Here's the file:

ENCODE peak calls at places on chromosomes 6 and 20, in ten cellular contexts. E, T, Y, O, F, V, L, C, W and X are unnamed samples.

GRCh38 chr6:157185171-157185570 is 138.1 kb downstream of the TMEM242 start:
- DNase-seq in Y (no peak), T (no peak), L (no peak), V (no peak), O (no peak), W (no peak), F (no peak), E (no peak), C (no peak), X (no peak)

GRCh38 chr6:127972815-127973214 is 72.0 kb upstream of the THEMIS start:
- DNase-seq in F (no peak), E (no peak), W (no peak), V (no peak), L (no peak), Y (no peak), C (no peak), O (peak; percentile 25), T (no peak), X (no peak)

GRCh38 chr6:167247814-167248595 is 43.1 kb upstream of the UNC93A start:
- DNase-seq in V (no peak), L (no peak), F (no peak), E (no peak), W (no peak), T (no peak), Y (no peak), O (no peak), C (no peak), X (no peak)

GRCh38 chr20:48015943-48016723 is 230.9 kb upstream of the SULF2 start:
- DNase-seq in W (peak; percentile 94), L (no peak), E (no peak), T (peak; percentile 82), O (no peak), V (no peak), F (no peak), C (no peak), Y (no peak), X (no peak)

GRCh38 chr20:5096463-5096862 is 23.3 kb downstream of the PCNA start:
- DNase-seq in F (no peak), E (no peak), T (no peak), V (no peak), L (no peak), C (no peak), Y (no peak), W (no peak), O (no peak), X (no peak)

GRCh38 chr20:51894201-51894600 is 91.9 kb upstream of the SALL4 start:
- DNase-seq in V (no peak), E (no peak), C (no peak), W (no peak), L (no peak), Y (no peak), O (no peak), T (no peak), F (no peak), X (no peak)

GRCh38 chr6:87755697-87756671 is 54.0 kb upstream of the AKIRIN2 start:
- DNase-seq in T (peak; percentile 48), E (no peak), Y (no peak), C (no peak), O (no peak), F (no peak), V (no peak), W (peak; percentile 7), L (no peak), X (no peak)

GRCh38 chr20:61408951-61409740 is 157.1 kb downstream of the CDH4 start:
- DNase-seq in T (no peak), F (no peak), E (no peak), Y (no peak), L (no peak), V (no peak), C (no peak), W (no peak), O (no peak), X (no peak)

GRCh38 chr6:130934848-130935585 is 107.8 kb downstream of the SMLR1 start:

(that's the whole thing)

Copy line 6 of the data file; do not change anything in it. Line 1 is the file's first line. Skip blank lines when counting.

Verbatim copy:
GRCh38 chr6:167247814-167248595 is 43.1 kb upstream of the UNC93A start: